There are others who have attempted to get into Christianity through the dogmatic door. They have come to the dogmatic statements of the Christian church, the doctrines formulated by church councils and theologians, and by these they have been offended. Their reason has been repelled and their heart has been chilled.
Let me suggest that there is another door: the character of Jesus. Neither professing Christians nor dogmatic statements are the door of the Christian religion. The founder of Christianity says: “I am the Door.” It may be that some man in the congregation who has been made cynical by professing Christians, or skeptical by church dogmas may find that he is neither skeptical nor cynical after he has studied the character of Jesus. For after all, to be a Christian is not to be like other professing Christians, or to accept ecclesiastical propositions; to be a Christian is to admire Jesus so sincerely, and so fervently that the whole life goes out to him in an aspiration to be like him.
This is a very opportune time in which to study the character of Jesus because it is in our day and generation that he has appeared with new glory before the eyes of the world. We who are now living can know him, if we will, better than he has ever been known since the days of the apostles. There have been three stupendous pieces of work accomplished within the last seventy years. Two of them are well known to everybody, the third is recognized by comparatively few.
The first magnificent accomplishment of the last seventy years is the construction of the palace of science. This great enterprise has been carried forward by a host of men of genius who have thrown into their work the heroism of prophets and the enthusiasm of apostles. Almost the entire structure of the palace of science has been built up within the last seventy years. How glorious, how dazzling it is, I need not attempt to describe, for it has caught and holds the eyes of the world.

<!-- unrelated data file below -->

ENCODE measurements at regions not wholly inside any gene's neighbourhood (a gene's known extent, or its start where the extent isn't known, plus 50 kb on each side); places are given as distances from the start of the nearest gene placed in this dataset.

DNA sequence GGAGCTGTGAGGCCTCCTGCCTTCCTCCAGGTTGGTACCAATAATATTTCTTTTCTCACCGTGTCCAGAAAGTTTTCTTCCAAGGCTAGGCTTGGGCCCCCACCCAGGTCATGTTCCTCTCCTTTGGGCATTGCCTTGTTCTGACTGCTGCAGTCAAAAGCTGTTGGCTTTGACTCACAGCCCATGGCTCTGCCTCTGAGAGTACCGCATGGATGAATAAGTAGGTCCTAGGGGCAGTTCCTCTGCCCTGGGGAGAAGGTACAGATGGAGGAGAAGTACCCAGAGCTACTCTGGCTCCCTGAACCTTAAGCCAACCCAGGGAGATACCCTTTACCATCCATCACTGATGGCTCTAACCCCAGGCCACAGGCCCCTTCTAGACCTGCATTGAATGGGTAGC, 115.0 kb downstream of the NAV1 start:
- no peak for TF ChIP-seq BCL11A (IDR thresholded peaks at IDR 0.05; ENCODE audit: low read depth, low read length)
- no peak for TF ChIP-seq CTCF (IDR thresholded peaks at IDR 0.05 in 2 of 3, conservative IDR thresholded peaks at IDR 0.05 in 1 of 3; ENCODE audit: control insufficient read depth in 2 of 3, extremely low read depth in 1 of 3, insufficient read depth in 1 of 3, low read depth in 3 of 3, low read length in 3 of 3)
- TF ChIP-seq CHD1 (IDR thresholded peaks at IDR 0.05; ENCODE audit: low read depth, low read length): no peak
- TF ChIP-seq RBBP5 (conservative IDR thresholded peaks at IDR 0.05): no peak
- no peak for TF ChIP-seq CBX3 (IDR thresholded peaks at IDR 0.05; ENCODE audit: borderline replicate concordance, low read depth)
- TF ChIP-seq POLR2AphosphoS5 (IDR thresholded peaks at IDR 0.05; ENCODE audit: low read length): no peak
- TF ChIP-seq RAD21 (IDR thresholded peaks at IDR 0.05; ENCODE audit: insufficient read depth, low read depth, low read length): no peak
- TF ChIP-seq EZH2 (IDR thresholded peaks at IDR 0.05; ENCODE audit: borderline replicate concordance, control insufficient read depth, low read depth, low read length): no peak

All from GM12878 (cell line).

The second great achievement of the last seventy years is the development of material civilization. Within these years have come the steamship, the railroad, the telegraph, the telephone, and a thousand other inventions by means of which the face of the world has been transformed and the habits of men have been revolutionized. This is a miracle that is also known to all.
But there is a third piece of work even more wonderful and more far-reaching in its effects than these other two, and that is the work which has been done by a great army of scholars on both sides the sea in bringing Jesus of Nazareth out of the shadows and out of the clouds in which he had been hidden, and placing him once more before the world.
It was in 1835 that Strauss published his first edition of the “Life of Jesus,” and from that day to this the world has been studying the character of the Man of Galilee with an interest which has been constantly deepening, and with a zeal that shows no abatement. The Gospels have been subjected to a scrutiny that has been given to no other writings. The libraries and the mounds and the tombs have been ransacked for manuscripts. The manuscripts have been brought together and carefully compared, and each minor variation has been noted and pondered. Every paragraph has been sifted and every sentence has been weighed, every word has been analyzed and every syllable has been examined and cross-questioned. The amount of labor bestowed upon the New Testament within the last seventy years is amazing and incalculable.